York's Medieval Churches (Self Guided), York

By 1330 there had been around 45 parish churches in York. Twenty of them survive, in whole or in part, and they are amazing. Today, twelve of the surviving churches hold services. Take this tour to become acquainted with these magnificent sacred places.
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York's Medieval Churches Map

Guide Name: York's Medieval Churches
Guide Location: England » York (See other walking tours in York)
Guide Type: Self-guided Walking Tour (Sightseeing)
# of Attractions: 6
Tour Duration: 1 Hour(s)
Travel Distance: 1.2 Km or 0.7 Miles
Author: val
Sight(s) Featured in This Guide:
  • St Michael-le-Belfrey
  • York Minster
  • Holy Trinity Church, Goodramgate
  • All Saints Pavement Church
  • St. John's Church
  • All Saints Church
1
St Michael-le-Belfrey

1) St Michael-le-Belfrey (must see)

Built unusually all in one go, St Michael's replaced an earlier church on the site during the reign of Henry VIII and sits at the end of Petergate in the shadow of the Minster. It is famous for being the place where Guy Fawkes was baptized in 1570 and many visitors come to see the enlarged copy of his baptismal entry in the church's registers.

The exterior is (predictably) executed in Tudor Gothic, and is wide and low. The west front is newer, as it was rebuilt in the 19th century when adjacent houses were demolished.

Inside, there are generous aisles running the length of the church, but the real reason for a visit is to see the fine 18th-century Baroque altarpiece and the collection of late medieval glass: that in the East window dates from the mid-14th century and comes from the previous church, whereas that in the aisles dates from its rebuilding in the mid 16th century, in the Flemish style. There is also an extensive collection of 18th-century monuments and memorials.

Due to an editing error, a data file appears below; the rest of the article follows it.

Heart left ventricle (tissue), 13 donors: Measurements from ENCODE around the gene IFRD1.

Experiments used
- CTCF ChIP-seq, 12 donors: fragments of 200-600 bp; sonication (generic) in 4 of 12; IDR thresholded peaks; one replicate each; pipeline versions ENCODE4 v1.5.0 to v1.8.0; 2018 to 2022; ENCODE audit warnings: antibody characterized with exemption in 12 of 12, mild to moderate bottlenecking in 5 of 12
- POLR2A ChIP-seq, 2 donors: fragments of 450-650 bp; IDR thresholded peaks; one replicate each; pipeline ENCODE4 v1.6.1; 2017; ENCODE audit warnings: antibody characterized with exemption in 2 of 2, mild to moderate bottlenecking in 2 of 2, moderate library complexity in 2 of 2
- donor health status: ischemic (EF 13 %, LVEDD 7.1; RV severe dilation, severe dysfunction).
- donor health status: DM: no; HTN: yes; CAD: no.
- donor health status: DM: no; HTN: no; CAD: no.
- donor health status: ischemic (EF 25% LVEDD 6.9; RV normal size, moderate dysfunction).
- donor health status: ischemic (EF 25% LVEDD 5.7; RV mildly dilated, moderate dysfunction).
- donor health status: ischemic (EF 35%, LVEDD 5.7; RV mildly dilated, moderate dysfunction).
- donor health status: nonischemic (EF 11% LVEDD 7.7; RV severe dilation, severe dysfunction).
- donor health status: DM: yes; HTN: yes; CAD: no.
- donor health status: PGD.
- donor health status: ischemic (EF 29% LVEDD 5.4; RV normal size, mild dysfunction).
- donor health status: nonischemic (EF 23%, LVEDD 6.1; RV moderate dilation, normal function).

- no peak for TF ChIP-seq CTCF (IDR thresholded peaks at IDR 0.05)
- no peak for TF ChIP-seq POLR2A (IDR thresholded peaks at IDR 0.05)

Tip:
When the sun is going down this church really does stand out!

Opening Hours:
Sun: 10am-1pm; Mon, Fri: 1-3pm; Tue, Wed: 10am-3pm; Thu: 11am-3pm
Free admission
2
York Minster

2) York Minster (must see)

York Minster, a Gothic cathedral, is one of the largest of its kind in northern Europe alongside the Cologne Cathedral and as such is visible from much of the city. The title "minster" is attributed to churches established in the Anglo-Saxon period as missionary teaching churches and serves now as an honorific title.

Devoted to Saint Peter, the minster has a very wide Decorated Gothic nave and chapter house, a Perpendicular Gothic quire and east end and Early English North and South transepts. The nave contains the West Window, constructed in 1338, and over the Lady Chapel in the east end is the Great East Window (finished in 1408), the largest expanse of medieval stained glass in the world. In the north transept is the Five Sisters Window, each lancet being over 53 feet (16.3 m) high. The south transept contains a rose window, while the West Window contains a heart-shaped design colloquially known as The Heart of Yorkshire. The organ of the church, which was reconstructed several times after several fires, is one of the most expensive in England.

Why You Should Visit:
Very deserving of its 2nd place as the UK's best Cathedral. After taking in the sculptures, memorials, and incredible windows, you can go up the tower for 360-degree views of York and/or down to the Undercroft, revealing the foundations of a huge Roman fort which must have been easily the size of the present city. Astounding! Tickets last you a whole year so you can pop back at any time.

Tip:
Do try and get on the free guided tour – loads of interesting facts and stories about the history.
Do visit the book shop opposite the Minster, too – an amazing place with some fantastic bargains.

Opening Hours:
[General Visiting] Mon-Sat: 9am–4:30pm; Sun: 12:30–3pm
[Undercroft Museum] Mon-Sat: 10am–4:30pm; Sun: 1–3:15pm